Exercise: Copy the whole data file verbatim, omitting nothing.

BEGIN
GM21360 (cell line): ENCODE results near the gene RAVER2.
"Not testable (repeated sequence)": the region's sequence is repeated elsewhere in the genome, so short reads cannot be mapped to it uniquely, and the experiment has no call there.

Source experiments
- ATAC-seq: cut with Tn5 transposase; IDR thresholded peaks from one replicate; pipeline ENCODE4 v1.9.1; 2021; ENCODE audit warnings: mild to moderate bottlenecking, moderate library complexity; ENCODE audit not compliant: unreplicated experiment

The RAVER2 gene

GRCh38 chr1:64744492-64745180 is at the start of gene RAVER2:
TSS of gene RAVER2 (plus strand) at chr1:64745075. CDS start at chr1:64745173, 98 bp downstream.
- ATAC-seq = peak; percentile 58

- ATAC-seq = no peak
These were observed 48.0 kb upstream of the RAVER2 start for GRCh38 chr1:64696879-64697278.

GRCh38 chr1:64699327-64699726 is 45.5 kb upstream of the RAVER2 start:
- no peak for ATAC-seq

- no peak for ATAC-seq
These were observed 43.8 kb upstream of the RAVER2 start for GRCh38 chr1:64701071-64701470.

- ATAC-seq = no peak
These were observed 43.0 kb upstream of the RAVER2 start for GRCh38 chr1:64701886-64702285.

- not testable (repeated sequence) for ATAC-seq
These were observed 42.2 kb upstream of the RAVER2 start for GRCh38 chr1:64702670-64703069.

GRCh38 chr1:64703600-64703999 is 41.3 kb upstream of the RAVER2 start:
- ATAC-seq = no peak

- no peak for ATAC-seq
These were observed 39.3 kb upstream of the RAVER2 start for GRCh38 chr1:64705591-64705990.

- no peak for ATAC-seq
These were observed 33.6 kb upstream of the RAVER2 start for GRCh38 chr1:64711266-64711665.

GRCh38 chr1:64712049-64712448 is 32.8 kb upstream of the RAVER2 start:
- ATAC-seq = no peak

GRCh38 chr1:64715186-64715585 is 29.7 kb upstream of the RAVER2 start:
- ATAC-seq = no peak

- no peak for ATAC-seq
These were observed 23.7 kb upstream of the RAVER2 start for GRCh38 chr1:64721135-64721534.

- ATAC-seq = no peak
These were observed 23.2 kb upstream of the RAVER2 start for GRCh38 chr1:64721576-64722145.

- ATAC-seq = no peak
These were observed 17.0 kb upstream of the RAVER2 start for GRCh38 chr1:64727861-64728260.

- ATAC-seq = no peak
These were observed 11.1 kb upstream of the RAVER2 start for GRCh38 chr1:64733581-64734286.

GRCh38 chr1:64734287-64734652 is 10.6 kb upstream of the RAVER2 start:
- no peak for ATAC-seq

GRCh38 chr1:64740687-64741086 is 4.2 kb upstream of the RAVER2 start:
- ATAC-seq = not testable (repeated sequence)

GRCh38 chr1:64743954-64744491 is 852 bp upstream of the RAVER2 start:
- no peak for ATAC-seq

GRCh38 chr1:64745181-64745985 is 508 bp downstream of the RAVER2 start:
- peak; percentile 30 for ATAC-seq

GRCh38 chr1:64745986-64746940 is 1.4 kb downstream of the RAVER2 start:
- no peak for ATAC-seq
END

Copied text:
GM21360 (cell line): ENCODE results near the gene RAVER2.
"Not testable (repeated sequence)": the region's sequence is repeated elsewhere in the genome, so short reads cannot be mapped to it uniquely, and the experiment has no call there.

Source experiments
- ATAC-seq: cut with Tn5 transposase; IDR thresholded peaks from one replicate; pipeline ENCODE4 v1.9.1; 2021; ENCODE audit warnings: mild to moderate bottlenecking, moderate library complexity; ENCODE audit not compliant: unreplicated experiment

The RAVER2 gene

GRCh38 chr1:64744492-64745180 is at the start of gene RAVER2:
TSS of gene RAVER2 (plus strand) at chr1:64745075. CDS start at chr1:64745173, 98 bp downstream.
- ATAC-seq = peak; percentile 58

- ATAC-seq = no peak
These were observed 48.0 kb upstream of the RAVER2 start for GRCh38 chr1:64696879-64697278.

GRCh38 chr1:64699327-64699726 is 45.5 kb upstream of the RAVER2 start:
- no peak for ATAC-seq

- no peak for ATAC-seq
These were observed 43.8 kb upstream of the RAVER2 start for GRCh38 chr1:64701071-64701470.

- ATAC-seq = no peak
These were observed 43.0 kb upstream of the RAVER2 start for GRCh38 chr1:64701886-64702285.

- not testable (repeated sequence) for ATAC-seq
These were observed 42.2 kb upstream of the RAVER2 start for GRCh38 chr1:64702670-64703069.

GRCh38 chr1:64703600-64703999 is 41.3 kb upstream of the RAVER2 start:
- ATAC-seq = no peak

- no peak for ATAC-seq
These were observed 39.3 kb upstream of the RAVER2 start for GRCh38 chr1:64705591-64705990.

- no peak for ATAC-seq
These were observed 33.6 kb upstream of the RAVER2 start for GRCh38 chr1:64711266-64711665.

GRCh38 chr1:64712049-64712448 is 32.8 kb upstream of the RAVER2 start:
- ATAC-seq = no peak

GRCh38 chr1:64715186-64715585 is 29.7 kb upstream of the RAVER2 start:
- ATAC-seq = no peak

- no peak for ATAC-seq
These were observed 23.7 kb upstream of the RAVER2 start for GRCh38 chr1:64721135-64721534.

- ATAC-seq = no peak
These were observed 23.2 kb upstream of the RAVER2 start for GRCh38 chr1:64721576-64722145.

- ATAC-seq = no peak
These were observed 17.0 kb upstream of the RAVER2 start for GRCh38 chr1:64727861-64728260.

- ATAC-seq = no peak
These were observed 11.1 kb upstream of the RAVER2 start for GRCh38 chr1:64733581-64734286.

GRCh38 chr1:64734287-64734652 is 10.6 kb upstream of the RAVER2 start:
- no peak for ATAC-seq

GRCh38 chr1:64740687-64741086 is 4.2 kb upstream of the RAVER2 start:
- ATAC-seq = not testable (repeated sequence)

GRCh38 chr1:64743954-64744491 is 852 bp upstream of the RAVER2 start:
- no peak for ATAC-seq

GRCh38 chr1:64745181-64745985 is 508 bp downstream of the RAVER2 start:
- peak; percentile 30 for ATAC-seq

GRCh38 chr1:64745986-64746940 is 1.4 kb downstream of the RAVER2 start:
- no peak for ATAC-seq